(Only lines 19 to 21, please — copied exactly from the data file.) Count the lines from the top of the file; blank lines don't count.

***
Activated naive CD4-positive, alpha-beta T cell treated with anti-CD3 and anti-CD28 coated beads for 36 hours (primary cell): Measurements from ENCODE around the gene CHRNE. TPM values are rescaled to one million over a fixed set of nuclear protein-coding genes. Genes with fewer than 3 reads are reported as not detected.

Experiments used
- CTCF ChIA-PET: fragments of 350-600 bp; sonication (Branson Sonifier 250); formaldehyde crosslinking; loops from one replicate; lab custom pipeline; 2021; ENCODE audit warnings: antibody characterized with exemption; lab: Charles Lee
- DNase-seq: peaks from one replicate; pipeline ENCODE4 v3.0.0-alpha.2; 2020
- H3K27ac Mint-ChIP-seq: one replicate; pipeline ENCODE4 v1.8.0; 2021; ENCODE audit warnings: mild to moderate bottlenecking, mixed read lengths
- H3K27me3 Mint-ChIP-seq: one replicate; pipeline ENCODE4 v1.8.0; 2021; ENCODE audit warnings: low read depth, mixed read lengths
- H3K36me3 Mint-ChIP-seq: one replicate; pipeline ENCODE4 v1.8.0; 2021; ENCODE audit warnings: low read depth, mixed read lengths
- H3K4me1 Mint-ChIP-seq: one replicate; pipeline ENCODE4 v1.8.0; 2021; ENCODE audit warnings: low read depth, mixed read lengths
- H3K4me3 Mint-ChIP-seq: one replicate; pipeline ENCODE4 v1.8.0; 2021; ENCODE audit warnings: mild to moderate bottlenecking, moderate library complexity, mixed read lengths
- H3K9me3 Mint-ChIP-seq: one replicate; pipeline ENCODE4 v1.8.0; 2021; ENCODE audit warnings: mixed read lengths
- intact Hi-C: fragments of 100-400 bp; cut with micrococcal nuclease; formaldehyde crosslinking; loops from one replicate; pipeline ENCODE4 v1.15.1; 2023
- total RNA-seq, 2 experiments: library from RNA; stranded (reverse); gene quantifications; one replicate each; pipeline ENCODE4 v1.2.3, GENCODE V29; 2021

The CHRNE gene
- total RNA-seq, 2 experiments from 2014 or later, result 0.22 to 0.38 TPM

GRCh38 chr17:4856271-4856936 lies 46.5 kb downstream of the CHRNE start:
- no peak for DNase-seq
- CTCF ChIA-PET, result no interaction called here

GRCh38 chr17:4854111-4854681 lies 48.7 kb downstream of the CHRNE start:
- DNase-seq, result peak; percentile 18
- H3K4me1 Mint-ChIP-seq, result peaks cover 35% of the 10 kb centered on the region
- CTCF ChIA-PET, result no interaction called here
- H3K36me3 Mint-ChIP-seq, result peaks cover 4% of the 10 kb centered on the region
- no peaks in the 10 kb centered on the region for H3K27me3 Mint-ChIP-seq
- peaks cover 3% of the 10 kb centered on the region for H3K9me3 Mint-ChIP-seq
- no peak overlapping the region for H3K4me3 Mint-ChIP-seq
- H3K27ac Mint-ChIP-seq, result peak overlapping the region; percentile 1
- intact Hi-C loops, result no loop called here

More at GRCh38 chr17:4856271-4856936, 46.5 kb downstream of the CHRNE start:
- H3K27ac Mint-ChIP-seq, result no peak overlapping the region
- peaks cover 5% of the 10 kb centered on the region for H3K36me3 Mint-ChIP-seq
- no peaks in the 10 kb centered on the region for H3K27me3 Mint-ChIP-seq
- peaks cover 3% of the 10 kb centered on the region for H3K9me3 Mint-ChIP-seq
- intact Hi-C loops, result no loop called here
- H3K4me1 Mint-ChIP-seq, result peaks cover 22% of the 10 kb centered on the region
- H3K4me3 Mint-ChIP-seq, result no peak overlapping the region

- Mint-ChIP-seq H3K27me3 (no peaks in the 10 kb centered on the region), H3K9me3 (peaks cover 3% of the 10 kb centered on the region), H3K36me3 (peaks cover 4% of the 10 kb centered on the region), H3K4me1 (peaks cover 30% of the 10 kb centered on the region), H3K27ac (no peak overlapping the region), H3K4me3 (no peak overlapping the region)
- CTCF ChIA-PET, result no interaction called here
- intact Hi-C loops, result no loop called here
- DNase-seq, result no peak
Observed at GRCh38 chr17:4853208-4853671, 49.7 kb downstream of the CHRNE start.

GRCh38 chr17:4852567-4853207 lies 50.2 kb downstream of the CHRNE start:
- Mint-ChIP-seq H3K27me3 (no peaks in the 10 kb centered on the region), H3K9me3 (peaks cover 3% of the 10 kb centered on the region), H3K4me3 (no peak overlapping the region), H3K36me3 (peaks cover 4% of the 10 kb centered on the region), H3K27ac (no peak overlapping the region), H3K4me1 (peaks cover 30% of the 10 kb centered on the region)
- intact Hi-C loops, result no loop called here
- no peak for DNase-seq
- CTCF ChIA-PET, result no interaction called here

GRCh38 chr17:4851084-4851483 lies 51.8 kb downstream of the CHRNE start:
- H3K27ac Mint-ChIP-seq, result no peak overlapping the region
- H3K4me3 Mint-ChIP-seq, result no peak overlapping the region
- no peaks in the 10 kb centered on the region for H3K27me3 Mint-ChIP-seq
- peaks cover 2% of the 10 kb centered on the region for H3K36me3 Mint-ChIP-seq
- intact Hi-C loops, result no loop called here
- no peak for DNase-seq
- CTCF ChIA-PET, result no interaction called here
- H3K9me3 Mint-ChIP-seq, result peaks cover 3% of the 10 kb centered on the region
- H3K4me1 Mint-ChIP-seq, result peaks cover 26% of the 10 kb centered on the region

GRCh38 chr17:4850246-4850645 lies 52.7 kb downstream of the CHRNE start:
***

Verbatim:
- DNase-seq, result peak; percentile 18
- H3K4me1 Mint-ChIP-seq, result peaks cover 35% of the 10 kb centered on the region
- CTCF ChIA-PET, result no interaction called here